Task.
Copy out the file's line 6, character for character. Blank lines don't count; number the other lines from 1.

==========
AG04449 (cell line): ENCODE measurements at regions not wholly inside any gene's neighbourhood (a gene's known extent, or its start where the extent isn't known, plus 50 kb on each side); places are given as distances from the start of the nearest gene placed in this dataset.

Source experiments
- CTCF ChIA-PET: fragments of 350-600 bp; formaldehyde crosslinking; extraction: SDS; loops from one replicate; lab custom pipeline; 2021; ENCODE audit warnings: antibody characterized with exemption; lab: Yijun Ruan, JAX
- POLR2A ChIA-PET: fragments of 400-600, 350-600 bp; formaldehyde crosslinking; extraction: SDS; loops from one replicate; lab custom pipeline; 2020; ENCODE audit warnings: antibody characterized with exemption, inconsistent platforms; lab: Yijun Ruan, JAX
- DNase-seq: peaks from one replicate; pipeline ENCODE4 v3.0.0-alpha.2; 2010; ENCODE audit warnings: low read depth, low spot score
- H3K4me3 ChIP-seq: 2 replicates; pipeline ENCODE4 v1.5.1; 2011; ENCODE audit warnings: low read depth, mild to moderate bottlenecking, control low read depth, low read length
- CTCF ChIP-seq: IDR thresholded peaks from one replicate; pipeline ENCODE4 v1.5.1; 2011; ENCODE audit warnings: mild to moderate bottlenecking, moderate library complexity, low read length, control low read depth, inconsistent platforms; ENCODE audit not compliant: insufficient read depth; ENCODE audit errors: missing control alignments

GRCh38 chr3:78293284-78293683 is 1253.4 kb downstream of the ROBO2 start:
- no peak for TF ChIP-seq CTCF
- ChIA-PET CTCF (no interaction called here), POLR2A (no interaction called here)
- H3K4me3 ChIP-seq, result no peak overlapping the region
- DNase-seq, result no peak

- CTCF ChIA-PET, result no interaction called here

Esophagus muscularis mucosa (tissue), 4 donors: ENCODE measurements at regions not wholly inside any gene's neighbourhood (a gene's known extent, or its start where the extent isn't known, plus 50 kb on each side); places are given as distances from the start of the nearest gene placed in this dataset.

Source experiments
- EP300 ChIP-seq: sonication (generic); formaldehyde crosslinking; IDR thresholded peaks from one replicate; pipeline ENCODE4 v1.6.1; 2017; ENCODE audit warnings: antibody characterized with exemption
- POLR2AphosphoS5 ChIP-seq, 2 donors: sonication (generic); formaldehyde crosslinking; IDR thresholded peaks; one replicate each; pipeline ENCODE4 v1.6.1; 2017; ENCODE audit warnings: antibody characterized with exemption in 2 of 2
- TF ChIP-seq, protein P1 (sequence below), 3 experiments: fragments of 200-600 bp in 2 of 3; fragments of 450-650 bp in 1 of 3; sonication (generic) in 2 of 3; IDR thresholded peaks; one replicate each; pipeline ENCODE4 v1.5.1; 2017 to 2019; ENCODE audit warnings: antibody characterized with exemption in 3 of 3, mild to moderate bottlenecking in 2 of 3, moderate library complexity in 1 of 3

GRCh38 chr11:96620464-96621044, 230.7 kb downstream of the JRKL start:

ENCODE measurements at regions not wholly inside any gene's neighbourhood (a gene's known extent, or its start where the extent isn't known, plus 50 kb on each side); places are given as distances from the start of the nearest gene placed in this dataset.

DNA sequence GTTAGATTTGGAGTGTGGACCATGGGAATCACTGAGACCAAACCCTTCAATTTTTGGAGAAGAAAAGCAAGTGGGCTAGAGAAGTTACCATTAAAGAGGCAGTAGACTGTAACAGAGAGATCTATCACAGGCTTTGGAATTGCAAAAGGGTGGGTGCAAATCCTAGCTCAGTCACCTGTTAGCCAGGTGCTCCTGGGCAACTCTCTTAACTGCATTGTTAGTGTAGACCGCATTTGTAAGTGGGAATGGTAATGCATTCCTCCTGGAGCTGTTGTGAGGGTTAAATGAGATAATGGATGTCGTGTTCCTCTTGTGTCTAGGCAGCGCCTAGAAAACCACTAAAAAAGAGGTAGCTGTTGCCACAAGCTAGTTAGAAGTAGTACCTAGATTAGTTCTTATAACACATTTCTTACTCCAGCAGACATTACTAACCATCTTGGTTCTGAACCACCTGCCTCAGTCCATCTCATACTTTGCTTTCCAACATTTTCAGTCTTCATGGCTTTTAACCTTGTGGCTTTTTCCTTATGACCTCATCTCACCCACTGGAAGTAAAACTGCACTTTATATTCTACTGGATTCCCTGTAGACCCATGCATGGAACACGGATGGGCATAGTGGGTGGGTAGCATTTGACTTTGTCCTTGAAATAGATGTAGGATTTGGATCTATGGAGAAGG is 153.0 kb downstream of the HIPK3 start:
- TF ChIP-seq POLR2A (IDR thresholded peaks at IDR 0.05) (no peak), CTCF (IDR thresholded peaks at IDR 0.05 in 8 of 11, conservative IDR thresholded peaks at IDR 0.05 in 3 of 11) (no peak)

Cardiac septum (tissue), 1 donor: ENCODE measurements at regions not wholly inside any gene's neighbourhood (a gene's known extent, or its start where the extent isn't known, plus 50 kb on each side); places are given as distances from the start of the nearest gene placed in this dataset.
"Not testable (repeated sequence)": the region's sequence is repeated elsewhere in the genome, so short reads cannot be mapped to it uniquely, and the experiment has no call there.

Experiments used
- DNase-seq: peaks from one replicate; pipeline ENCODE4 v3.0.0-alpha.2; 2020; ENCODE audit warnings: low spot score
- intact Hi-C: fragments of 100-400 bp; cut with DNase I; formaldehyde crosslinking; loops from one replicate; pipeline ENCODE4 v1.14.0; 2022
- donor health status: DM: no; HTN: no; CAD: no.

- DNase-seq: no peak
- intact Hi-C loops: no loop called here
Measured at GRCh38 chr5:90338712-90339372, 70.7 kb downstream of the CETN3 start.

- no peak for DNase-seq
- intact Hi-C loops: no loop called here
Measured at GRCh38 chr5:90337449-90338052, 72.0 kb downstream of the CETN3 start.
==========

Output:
- H3K4me3 ChIP-seq: 2 replicates; pipeline ENCODE4 v1.5.1; 2011; ENCODE audit warnings: low read depth, mild to moderate bottlenecking, control low read depth, low read length